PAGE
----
There were awesome classes and awesome people. I can't wait to dig into this next set of revisions. I think my favorite class may have been the genre mashup class. It was just plain fun and taught by two very awesome people. (One's a Whovian of some degree! Total win!) But maybe it was the one on creating great villains. Or the one about navigating revisions. (She was not afraid to tell us that crit groups can have their cons alongside the pros. I've definitely been in crit groups that weren't helpful or viable.)
Or maybe it was the one on the author-agent relationship. You get the drift? So many amazing classes. The conference center was jam packed with people all there for the same reason. To learn and improve and grow.
I've set solid deadlines for myself so if you see me goofing off online anywhere, Tsk at me and tell me to get back to work.
The first round of edits on Superhero Novella #1 is nearly done. This first pass was mostly to fox plot inconsistencies, timeline issues, and figure out if certain twists were going to remain in the narrative and as part of the characters.
I say it's nearly done because I ended up deleting about 5400 words at the end of the novella. Now I'm rewriting the ending entirely.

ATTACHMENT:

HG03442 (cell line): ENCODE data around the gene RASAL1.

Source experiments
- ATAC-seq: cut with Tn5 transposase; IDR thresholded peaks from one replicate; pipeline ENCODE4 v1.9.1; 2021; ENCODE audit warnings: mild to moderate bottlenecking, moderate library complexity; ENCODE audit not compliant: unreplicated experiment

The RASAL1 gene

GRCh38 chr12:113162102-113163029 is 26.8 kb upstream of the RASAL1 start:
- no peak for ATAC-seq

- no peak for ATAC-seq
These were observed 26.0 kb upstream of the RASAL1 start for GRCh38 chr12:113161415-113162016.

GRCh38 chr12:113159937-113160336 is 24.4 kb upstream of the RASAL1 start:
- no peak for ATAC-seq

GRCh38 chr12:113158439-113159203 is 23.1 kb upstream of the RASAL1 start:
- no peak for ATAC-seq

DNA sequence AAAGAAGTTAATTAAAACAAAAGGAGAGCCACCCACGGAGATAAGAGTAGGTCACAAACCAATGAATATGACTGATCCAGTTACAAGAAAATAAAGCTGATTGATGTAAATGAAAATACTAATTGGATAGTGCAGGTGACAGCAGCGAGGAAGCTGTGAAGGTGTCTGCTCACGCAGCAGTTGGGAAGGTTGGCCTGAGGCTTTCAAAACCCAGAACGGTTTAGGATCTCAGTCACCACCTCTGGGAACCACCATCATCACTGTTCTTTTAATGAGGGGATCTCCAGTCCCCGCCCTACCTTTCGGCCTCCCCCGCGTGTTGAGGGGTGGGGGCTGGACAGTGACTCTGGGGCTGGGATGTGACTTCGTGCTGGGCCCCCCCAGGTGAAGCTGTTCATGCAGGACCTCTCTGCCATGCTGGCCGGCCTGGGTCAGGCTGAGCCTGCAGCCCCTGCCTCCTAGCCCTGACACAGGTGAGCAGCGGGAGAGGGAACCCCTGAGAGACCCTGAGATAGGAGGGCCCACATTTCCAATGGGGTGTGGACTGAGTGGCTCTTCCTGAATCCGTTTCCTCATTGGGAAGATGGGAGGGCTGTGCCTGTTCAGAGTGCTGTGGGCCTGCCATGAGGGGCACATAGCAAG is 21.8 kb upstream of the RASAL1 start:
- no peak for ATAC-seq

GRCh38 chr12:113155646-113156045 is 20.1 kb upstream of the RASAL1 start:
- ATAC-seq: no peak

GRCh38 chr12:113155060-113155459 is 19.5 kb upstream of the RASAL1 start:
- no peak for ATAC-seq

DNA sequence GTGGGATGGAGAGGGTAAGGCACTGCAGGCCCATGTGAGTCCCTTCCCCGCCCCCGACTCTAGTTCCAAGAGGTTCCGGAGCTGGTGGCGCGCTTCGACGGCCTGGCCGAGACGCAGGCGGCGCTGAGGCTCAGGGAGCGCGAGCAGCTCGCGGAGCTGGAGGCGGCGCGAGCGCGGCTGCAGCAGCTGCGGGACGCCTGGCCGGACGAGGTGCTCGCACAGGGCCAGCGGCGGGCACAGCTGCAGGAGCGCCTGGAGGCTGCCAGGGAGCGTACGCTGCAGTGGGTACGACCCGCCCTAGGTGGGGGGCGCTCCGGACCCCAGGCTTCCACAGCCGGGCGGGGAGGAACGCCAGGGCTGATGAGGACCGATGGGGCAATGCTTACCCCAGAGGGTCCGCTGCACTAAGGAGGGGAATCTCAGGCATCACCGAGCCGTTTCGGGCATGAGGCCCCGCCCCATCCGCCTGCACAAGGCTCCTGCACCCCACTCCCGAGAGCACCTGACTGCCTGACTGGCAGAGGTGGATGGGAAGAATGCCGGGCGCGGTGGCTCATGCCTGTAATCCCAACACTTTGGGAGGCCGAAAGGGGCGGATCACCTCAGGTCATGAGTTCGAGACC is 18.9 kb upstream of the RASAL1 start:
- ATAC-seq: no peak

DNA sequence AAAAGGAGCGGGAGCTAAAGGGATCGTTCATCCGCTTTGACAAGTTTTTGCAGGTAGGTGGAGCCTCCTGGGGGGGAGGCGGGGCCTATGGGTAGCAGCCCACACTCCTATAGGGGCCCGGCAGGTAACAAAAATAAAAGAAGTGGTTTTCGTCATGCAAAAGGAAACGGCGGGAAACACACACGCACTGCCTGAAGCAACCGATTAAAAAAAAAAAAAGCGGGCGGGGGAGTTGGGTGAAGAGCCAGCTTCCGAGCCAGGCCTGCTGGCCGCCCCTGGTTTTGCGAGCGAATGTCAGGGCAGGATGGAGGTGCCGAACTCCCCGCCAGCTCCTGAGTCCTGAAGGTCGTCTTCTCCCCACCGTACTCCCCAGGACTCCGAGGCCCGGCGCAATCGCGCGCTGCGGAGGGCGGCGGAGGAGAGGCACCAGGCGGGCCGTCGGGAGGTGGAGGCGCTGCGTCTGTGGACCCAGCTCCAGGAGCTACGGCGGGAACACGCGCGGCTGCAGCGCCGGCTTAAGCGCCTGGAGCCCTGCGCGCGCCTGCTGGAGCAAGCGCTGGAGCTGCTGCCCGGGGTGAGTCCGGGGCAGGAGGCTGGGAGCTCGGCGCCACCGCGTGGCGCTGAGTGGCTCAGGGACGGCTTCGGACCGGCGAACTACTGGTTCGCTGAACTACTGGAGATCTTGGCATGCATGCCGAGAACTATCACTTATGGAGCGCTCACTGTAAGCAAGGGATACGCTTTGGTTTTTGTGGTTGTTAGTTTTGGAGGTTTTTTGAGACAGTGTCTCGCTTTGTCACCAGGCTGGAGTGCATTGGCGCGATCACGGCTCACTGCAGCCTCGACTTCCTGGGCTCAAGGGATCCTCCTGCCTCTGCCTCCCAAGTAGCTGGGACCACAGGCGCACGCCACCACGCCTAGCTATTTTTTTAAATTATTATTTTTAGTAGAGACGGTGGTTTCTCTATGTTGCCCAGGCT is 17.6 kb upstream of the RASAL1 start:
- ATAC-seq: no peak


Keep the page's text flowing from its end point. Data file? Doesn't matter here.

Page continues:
As I surfed the internet the other night, likely procrastinating something really important, I ran across this article in which two or three men list ten superheroes who should get their own movie. Now, let's be honest. That article title should have rightfully read "10 Male Superheroes Who Need Their Own Movie."
There is not a single female hero to be found in that list. Which got me thinking a lot about it. Marvel has announced they're developing a solo Black Widow movie. I'll believe it when I'm sitting in the theater and its opening credits are rolling.
I tweeted about the article and a couple of my followers suggested I write my own list. Which would be great. Except that I've never read a single comic book in my life. How could I write a list when my only knowledge of female superheroes comes from the movies I've watched in the last 14 years?
I know Storm, Jean Gray, Rogue, Black Widow. That's about it. At least for Marvel universe. (Thanks to Lego Marvel Superheroes I could come up with a bigger list.) I have vague recollections of playing superheroes on the playground in elementary school (probably 2nd grade) and always being Black Widow.
My brother had a rather large set of Marvel trading cards which I used to peruse when I was little. Then when the movies started coming out, I would come home from the movies and go through the collection to find the characters we'd just seen on-screen. Through those, my mom and I would educate ourselves on them. Generally, we end up calling my brother and asking him to fill us in on things.
As I've gotten more immersed in the geek world these last couple of years, I've gleaned a teeny bit of knowledge of who some other female heroes might be.